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This article was published 26/3/2014 (947 days ago), so information in it may no longer be current.
A man convicted of the murder and disposal of Chad Davis’s body is accusing the judge of allowing a "gloves-off" approach to evidence in the case.
He alleges the error resulted in his wrongful conviction.
Corey Scott Tymchyshyn, 37, has filed notice he intends to appeal his first-degree murder conviction for the Feb. 6, 2008, killing of Chad Davis inside a garage at Tymchyshyn’s home on Prince Rupert Avenue.
Tymchyshyn states in the notice he believes the trial, which concluded in late February, was "manifestly unfair" because jurors heard evidence implying he is of bad character and has a propensity toward violence.
Court of Queen’s Bench Justice Brenda Keyser, who oversaw the trial, made a mistake by allowing his co-accused, Kristopher Brincheski, to bring up that evidence when it wasn’t related to any live issue in the case, Tymchyshyn claims.
Jurors found the two men acted in concert to execute Davis, a Winnipeg cocaine dealer, inside the garage. His beaten body was then placed in a plastic rain barrel, which was sealed and dumped into the Lee River outside Lac du Bonnet.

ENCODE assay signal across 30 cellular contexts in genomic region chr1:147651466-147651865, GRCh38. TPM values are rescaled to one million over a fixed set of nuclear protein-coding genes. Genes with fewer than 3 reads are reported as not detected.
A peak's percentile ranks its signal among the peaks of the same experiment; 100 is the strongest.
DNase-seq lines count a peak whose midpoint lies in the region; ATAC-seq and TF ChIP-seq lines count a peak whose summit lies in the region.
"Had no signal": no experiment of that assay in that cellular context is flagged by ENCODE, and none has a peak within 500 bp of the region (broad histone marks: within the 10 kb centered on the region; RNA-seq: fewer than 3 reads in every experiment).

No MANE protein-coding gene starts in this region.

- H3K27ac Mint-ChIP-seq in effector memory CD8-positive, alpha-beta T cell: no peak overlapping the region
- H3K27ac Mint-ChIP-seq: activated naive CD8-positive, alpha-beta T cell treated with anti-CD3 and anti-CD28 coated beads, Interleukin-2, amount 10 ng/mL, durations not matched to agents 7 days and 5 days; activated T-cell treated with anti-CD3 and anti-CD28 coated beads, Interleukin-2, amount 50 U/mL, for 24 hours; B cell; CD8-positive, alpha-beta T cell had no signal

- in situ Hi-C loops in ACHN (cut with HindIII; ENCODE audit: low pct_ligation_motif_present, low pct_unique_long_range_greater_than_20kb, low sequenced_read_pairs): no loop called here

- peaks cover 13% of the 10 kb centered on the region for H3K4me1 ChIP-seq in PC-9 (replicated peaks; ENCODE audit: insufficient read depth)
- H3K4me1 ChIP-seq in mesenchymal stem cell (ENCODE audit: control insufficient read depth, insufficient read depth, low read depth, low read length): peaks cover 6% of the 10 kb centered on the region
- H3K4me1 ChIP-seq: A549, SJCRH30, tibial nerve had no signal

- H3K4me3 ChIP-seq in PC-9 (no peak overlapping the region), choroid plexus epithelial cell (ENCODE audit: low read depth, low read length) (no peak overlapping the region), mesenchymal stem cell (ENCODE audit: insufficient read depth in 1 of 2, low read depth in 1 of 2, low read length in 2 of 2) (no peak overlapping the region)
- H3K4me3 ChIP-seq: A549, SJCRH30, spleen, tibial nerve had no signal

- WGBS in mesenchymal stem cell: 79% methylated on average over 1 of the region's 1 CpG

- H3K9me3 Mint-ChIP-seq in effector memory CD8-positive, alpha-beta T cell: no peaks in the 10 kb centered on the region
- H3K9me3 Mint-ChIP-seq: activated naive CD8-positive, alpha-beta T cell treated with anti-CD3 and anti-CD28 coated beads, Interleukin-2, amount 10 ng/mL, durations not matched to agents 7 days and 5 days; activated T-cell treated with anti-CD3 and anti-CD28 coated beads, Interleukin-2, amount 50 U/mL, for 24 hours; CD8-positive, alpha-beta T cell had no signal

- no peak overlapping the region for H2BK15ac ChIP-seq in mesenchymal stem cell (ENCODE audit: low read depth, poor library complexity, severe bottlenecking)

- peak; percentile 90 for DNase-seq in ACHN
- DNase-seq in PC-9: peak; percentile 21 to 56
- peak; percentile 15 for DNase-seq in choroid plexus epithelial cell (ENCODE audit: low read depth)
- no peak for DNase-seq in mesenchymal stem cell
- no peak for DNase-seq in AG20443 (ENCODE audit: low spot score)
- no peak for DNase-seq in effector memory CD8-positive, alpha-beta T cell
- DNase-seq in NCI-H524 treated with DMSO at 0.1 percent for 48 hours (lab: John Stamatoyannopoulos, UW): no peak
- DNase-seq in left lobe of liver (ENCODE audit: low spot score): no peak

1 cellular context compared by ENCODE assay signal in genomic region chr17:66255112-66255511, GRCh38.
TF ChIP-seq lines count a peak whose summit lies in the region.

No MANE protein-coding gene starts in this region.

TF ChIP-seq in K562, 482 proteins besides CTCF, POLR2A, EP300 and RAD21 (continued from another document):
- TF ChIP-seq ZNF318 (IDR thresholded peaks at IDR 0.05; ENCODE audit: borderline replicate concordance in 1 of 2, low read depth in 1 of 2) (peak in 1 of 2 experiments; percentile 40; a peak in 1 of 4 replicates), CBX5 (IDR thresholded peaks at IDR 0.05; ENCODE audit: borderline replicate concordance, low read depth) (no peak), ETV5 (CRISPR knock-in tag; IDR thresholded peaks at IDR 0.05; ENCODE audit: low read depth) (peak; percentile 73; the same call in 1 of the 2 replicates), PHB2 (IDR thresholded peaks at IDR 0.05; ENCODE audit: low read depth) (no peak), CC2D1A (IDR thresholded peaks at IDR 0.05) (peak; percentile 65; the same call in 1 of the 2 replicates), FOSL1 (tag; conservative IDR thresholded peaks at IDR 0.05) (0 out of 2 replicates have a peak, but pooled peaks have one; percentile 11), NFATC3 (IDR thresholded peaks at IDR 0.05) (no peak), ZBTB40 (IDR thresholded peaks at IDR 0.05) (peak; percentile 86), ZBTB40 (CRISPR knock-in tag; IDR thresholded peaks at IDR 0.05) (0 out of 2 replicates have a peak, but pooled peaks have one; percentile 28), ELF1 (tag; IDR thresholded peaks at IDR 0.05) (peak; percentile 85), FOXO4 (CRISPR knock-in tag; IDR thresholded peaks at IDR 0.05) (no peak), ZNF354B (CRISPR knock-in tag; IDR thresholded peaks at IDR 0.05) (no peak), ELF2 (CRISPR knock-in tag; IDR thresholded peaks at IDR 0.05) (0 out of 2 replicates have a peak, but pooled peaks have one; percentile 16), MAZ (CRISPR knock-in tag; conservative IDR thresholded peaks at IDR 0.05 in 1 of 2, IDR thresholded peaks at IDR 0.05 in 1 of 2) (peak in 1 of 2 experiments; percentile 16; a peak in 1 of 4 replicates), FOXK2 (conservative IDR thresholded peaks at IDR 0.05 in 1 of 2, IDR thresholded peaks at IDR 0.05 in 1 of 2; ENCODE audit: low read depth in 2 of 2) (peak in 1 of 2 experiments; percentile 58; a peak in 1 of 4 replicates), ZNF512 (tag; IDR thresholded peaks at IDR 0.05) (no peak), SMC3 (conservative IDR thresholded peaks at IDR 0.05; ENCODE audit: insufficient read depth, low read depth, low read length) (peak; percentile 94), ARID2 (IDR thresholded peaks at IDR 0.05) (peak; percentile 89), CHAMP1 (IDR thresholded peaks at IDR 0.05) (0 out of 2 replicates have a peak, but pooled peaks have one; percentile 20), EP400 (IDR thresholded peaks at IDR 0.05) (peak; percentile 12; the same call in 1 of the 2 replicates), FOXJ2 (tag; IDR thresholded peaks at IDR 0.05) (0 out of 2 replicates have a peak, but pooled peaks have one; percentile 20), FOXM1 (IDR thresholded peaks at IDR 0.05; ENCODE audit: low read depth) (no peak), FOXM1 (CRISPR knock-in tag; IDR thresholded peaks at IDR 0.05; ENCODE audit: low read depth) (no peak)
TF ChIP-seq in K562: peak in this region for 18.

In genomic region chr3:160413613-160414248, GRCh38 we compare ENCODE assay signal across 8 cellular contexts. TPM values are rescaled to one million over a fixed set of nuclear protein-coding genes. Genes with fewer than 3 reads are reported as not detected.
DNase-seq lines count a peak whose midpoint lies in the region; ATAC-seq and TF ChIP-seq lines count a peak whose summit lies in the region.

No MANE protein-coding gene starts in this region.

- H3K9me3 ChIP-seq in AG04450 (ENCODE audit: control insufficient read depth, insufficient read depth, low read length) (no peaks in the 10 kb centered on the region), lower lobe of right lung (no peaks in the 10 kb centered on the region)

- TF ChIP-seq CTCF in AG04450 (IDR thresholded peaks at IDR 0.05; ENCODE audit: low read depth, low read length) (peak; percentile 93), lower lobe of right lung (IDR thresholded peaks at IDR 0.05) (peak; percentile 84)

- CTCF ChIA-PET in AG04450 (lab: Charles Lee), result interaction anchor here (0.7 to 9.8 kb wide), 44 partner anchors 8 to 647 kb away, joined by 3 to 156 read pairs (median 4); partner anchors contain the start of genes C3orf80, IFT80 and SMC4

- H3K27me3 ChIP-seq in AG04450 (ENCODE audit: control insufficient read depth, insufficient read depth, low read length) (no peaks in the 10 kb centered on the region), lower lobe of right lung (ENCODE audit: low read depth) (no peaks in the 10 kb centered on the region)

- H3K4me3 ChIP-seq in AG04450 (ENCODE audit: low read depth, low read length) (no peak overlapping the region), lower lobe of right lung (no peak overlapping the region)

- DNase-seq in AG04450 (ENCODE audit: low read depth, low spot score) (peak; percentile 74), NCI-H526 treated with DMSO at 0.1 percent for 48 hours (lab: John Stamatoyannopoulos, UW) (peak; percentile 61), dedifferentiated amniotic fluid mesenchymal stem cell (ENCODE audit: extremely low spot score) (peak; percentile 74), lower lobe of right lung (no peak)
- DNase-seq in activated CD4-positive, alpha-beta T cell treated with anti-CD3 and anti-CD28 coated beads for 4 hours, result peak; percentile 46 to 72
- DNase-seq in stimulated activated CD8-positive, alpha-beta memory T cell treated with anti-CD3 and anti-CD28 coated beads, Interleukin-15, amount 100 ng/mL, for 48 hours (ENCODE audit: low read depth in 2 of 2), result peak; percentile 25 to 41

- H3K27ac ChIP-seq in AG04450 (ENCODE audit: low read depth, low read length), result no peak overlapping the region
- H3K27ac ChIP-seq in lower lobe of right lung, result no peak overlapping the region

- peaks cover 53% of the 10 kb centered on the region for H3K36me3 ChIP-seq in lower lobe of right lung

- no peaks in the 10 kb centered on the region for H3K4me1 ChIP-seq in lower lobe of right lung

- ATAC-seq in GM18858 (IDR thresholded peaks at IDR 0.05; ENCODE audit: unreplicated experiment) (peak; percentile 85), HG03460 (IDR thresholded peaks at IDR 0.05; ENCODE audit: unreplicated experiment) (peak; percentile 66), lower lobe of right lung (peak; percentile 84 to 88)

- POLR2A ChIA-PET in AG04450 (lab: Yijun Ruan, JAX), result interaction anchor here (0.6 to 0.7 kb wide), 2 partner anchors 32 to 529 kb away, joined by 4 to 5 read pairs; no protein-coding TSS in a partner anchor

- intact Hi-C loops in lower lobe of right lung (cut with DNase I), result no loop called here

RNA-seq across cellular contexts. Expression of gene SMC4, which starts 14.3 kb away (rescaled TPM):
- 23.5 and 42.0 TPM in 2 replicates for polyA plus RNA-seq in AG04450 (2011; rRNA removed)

Davis’s remains weren’t discovered until July 23, 2008, when cottagers opened the barrel.
Key to the Crown’s case were text messages sent from Tymchyshyn to Brincheski on the last day Davis was seen alive. "We will be in soon," said one. "He’s wearing a hat don’t miss," said the next.
Both Tymchyshyn and Brincheski testified and blamed the other for the killing, known as a "cutthroat" defence.
"The gloves are off," Keyser told lawyers in the absence of the jury after Tymchyshyn elected to testify. He told jurors he wasn’t present for the killing but returned home to find Brincheski had killed Davis in apparent self-defence after Davis attacked him over an outstanding $10,000 drug debt.
The cutthroat legal tactic, however, opened the door for court to hear evidence of violence and intimidation Tymchyshyn had committed in the past.
Tymchyshyn conceded he’d made a chilling threat to kill a man in a dispute over a marijuana-grow operation they set up in the man’s basement while he was on bail in 2012 on the murder charge.
Tymchyshyn said the man was potentially compromising the secrecy of the grow-op so he had to caution him, which he did by making threats the man would meet a similar fate as Davis.
"The last guy that screwed up in a situation like this ended up in a barrel," Tymchyshyn admitted saying.
In October 2011, Tymchyshyn fought a losing battle to see his trial severed from Brincheski’s, arguing he couldn’t get a fair hearing based on what Brincheski’s brother told police in September 2008.
No hearing dates have been set. Tymchyshyn has indicated he’s applied for legal aid to fund his appeal.